Forty-seven companies disclosed the year in which they began work on the Year 2000 problem. Sixty-six percent (66%) of these companies did not start work on the problem until the last two years, and thirty-three percent (33%) did not begin work until 1997.
101 companies disclosed whether or not they have completed the assessment phase of their project. Assessment is the most preliminary phase of any Year 2000 project. Sixty percent (60%) of these companies revealed that they had not completed their assessments.
Of the companies discussing project status, only thirty-eight percent (38%) affirmatively stated that they have reached the stage of converting at least some code to be Year 2000 compliant. Only two companies reported how much progress they have made on code conversion. Only six percent (6%) affirmatively stated that they are engaged in at least some Year 2000 compliance testing. None reported the status of testing.
Thirty-three companies disclosed both (1) Year 2000 project costs incurred through the end of 1997 and (2) total estimated Year 2000 project costs. One measure of project progress is the percentage of total estimated project costs incurred through the end of 1997. The percentages disclosed by these thirty-three companies range from 7% to 45%. The average is 21%, or one-fifth progress toward completion.
For these thirty-three companies, average estimated total Year 2000 project costs are $148 million. The thirty-three companies are a fairly good representative sample of the top 250 in terms of both size and industries. Extrapolating the cost data they disclosed to the entire top 250 indicates that the top 250 collectively will spend approximately $37 billion in attempting to solve the Year 2000 problem. Of that amount, approximately $29 billion - seventy-nine percent (79%) of the job - has been left to this year and next.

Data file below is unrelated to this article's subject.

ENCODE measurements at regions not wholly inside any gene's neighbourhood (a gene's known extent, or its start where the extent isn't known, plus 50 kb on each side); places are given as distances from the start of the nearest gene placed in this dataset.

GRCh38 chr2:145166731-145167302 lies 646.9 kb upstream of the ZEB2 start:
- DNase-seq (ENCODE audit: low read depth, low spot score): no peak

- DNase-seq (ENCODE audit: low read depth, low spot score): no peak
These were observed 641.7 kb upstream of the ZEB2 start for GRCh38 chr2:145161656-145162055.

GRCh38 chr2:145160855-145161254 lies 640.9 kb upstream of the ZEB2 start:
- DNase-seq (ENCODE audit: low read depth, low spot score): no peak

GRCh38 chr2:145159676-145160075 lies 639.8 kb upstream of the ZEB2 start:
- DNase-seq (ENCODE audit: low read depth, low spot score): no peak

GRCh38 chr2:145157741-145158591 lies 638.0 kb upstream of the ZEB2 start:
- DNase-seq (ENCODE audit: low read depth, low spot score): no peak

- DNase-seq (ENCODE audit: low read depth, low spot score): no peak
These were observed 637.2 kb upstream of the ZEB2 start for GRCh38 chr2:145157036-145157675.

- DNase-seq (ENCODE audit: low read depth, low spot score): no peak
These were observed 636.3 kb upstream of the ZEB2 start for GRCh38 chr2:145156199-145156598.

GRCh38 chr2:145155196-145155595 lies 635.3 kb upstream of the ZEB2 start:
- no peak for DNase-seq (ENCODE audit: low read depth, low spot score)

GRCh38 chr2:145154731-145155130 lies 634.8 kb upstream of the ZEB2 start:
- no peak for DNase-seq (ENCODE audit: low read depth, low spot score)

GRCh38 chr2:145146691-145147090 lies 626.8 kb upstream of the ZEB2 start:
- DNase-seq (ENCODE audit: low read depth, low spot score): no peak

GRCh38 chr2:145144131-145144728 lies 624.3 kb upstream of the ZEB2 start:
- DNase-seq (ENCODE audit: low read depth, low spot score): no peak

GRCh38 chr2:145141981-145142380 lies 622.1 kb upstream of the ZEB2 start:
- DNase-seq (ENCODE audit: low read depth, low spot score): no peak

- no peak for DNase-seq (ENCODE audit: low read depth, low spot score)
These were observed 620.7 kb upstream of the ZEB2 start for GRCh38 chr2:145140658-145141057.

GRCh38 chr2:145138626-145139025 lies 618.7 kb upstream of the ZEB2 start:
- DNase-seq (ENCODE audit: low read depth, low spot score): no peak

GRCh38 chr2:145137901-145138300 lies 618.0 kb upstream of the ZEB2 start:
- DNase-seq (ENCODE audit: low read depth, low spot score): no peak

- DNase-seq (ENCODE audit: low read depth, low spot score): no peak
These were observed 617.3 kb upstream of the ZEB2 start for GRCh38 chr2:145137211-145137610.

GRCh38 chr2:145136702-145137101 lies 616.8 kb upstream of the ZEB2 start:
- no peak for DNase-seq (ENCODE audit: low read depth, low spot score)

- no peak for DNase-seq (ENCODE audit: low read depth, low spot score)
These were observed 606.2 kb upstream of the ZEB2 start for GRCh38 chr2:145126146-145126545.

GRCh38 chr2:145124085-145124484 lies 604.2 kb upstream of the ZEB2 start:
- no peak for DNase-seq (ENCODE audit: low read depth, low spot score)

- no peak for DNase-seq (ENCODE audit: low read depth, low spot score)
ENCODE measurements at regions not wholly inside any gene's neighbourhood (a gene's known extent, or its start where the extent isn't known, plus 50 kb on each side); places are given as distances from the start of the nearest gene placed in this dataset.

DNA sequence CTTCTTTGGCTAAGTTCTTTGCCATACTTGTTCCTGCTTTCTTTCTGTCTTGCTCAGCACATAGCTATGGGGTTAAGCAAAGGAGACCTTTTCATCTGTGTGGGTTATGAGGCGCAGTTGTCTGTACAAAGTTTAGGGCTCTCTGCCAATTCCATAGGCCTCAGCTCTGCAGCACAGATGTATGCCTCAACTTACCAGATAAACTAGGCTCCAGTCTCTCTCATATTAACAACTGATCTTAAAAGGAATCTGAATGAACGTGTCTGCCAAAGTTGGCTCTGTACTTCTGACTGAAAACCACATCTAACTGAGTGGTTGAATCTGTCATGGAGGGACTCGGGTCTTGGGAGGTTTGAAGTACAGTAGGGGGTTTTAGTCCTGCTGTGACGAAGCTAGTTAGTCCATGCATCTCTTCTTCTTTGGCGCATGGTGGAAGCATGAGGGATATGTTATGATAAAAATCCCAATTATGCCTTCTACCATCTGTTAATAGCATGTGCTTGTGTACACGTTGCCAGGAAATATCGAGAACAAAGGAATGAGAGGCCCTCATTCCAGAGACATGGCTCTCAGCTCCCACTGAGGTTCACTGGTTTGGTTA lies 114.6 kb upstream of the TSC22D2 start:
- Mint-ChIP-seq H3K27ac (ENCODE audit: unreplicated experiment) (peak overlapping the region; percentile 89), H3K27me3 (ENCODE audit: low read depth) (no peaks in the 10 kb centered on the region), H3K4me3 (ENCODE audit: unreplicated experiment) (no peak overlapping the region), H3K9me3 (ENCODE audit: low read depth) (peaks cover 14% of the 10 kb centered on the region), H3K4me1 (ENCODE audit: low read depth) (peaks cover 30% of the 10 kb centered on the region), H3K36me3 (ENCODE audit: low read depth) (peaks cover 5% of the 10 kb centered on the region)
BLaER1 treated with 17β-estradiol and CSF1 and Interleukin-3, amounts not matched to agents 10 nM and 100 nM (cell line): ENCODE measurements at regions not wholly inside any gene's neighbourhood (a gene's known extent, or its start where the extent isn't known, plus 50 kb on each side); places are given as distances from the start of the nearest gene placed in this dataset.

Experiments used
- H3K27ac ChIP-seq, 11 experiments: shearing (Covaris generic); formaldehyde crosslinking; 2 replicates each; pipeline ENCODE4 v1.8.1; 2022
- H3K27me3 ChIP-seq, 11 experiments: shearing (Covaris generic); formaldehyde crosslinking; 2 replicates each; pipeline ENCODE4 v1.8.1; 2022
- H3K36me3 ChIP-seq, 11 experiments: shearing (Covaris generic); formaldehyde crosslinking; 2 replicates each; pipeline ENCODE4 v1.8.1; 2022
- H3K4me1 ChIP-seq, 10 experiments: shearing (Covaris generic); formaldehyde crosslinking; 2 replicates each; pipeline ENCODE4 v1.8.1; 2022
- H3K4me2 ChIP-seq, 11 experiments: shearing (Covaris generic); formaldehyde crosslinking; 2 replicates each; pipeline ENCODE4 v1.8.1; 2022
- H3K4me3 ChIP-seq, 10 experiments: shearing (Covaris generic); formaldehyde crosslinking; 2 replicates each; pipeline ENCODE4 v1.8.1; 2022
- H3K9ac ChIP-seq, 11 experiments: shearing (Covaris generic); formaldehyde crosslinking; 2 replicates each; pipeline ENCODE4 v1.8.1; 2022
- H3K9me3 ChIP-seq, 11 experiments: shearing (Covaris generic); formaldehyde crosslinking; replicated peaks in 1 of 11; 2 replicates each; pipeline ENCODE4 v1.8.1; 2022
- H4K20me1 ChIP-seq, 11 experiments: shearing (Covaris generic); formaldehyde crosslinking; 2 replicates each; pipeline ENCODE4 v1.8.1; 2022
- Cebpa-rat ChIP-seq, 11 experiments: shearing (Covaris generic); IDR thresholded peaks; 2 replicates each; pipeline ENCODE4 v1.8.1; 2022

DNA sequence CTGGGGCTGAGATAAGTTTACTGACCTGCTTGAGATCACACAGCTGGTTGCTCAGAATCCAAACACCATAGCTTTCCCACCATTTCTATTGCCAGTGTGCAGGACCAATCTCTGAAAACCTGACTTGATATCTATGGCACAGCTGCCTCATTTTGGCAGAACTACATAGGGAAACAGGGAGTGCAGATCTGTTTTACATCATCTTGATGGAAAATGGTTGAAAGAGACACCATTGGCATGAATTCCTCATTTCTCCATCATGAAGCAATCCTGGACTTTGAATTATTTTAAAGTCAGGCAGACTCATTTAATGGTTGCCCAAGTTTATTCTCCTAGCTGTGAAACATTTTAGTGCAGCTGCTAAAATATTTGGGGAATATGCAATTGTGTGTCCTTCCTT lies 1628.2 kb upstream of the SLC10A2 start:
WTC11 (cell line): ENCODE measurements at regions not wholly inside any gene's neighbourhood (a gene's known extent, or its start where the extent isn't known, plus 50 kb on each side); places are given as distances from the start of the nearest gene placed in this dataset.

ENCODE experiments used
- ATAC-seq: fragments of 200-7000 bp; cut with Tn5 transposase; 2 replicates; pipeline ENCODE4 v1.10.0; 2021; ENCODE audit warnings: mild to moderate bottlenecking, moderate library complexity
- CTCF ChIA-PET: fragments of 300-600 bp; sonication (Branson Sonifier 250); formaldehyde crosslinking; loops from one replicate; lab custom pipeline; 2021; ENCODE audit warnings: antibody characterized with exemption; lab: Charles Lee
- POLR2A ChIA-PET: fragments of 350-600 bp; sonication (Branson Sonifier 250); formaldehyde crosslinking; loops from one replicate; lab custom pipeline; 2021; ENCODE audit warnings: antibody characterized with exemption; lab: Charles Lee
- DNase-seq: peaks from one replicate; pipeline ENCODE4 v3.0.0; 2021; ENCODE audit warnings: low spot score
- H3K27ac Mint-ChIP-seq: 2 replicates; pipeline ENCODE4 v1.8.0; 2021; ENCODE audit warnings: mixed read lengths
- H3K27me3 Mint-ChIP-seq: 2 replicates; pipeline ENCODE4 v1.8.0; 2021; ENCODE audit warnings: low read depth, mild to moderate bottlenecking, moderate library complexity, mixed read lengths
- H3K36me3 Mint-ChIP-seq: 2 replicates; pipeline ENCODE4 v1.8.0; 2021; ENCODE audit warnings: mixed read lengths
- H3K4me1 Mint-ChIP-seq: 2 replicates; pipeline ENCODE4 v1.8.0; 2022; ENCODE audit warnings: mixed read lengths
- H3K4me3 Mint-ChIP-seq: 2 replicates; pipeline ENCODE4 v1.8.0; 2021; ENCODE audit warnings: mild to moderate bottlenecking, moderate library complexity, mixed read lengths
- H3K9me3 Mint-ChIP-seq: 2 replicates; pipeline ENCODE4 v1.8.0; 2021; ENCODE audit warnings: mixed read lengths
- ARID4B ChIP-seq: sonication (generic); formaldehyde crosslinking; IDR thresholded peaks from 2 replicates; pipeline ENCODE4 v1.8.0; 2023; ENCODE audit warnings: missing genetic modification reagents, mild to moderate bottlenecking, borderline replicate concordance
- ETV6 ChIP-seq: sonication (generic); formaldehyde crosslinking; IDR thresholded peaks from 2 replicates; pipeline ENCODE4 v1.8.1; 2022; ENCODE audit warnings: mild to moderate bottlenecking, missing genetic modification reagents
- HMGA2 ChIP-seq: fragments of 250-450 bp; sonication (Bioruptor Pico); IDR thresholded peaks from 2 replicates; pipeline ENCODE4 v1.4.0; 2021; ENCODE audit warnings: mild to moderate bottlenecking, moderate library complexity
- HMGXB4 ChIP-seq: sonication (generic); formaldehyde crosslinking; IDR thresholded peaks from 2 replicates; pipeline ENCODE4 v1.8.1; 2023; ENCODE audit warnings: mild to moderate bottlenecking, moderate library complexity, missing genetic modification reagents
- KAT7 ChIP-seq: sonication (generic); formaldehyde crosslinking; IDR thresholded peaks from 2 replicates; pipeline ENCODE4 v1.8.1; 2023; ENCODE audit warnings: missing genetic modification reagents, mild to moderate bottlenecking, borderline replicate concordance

Triaxsys has expanded the study to include the top 500 US public companies, ranked by revenue. The results of the expanded study will be published in the June 1998 Triaxsys Research Report, scheduled for release later this month. We would be pleased to provide copies to Members of the Subcommittee and staff. In general, the data for the 251-500 ranked companies is consistent with the results outlined in this testimony regarding the top 250 - many of the companies disclose no meaningful information, and those providing at least some information have made remarkably little progress, with few exceptions. . . .
The lack of disclosure by many companies, and the wide disparities in the nature and adequacy of disclosures by other companies, are especially troubling in light of the hard data that can be gleaned from the securities filings. That data shows remarkably little progress by the largest US companies in addressing the Year 2000 problem. Most of the work has been compressed into an extremely tight window of time. Given the information technology industry's long history of failure to complete large scale system conversion projects on time, this is cause for serious concern.